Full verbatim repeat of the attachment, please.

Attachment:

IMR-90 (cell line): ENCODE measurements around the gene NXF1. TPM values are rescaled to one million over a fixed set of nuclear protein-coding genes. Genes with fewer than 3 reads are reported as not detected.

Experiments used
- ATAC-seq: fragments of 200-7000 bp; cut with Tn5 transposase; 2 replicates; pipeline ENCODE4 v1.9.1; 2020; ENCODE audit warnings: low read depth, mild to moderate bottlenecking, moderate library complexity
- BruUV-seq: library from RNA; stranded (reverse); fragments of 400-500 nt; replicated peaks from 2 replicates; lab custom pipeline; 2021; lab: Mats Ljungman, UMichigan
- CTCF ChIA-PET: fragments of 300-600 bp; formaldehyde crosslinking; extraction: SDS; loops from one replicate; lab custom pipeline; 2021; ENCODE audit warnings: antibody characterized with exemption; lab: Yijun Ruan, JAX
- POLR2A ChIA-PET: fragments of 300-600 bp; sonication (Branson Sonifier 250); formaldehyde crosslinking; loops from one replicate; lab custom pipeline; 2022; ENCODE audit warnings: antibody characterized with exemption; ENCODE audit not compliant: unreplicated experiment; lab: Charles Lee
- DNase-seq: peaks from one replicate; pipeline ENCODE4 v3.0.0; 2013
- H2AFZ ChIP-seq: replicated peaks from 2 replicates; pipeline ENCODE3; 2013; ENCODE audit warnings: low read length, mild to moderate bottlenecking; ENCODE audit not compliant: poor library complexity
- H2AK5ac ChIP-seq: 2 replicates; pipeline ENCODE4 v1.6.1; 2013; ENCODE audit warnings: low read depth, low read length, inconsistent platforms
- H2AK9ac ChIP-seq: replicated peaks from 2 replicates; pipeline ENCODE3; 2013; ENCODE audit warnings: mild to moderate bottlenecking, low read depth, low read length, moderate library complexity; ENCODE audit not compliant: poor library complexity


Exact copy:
IMR-90 (cell line): ENCODE measurements around the gene NXF1. TPM values are rescaled to one million over a fixed set of nuclear protein-coding genes. Genes with fewer than 3 reads are reported as not detected.

Experiments used
- ATAC-seq: fragments of 200-7000 bp; cut with Tn5 transposase; 2 replicates; pipeline ENCODE4 v1.9.1; 2020; ENCODE audit warnings: low read depth, mild to moderate bottlenecking, moderate library complexity
- BruUV-seq: library from RNA; stranded (reverse); fragments of 400-500 nt; replicated peaks from 2 replicates; lab custom pipeline; 2021; lab: Mats Ljungman, UMichigan
- CTCF ChIA-PET: fragments of 300-600 bp; formaldehyde crosslinking; extraction: SDS; loops from one replicate; lab custom pipeline; 2021; ENCODE audit warnings: antibody characterized with exemption; lab: Yijun Ruan, JAX
- POLR2A ChIA-PET: fragments of 300-600 bp; sonication (Branson Sonifier 250); formaldehyde crosslinking; loops from one replicate; lab custom pipeline; 2022; ENCODE audit warnings: antibody characterized with exemption; ENCODE audit not compliant: unreplicated experiment; lab: Charles Lee
- DNase-seq: peaks from one replicate; pipeline ENCODE4 v3.0.0; 2013
- H2AFZ ChIP-seq: replicated peaks from 2 replicates; pipeline ENCODE3; 2013; ENCODE audit warnings: low read length, mild to moderate bottlenecking; ENCODE audit not compliant: poor library complexity
- H2AK5ac ChIP-seq: 2 replicates; pipeline ENCODE4 v1.6.1; 2013; ENCODE audit warnings: low read depth, low read length, inconsistent platforms
- H2AK9ac ChIP-seq: replicated peaks from 2 replicates; pipeline ENCODE3; 2013; ENCODE audit warnings: mild to moderate bottlenecking, low read depth, low read length, moderate library complexity; ENCODE audit not compliant: poor library complexity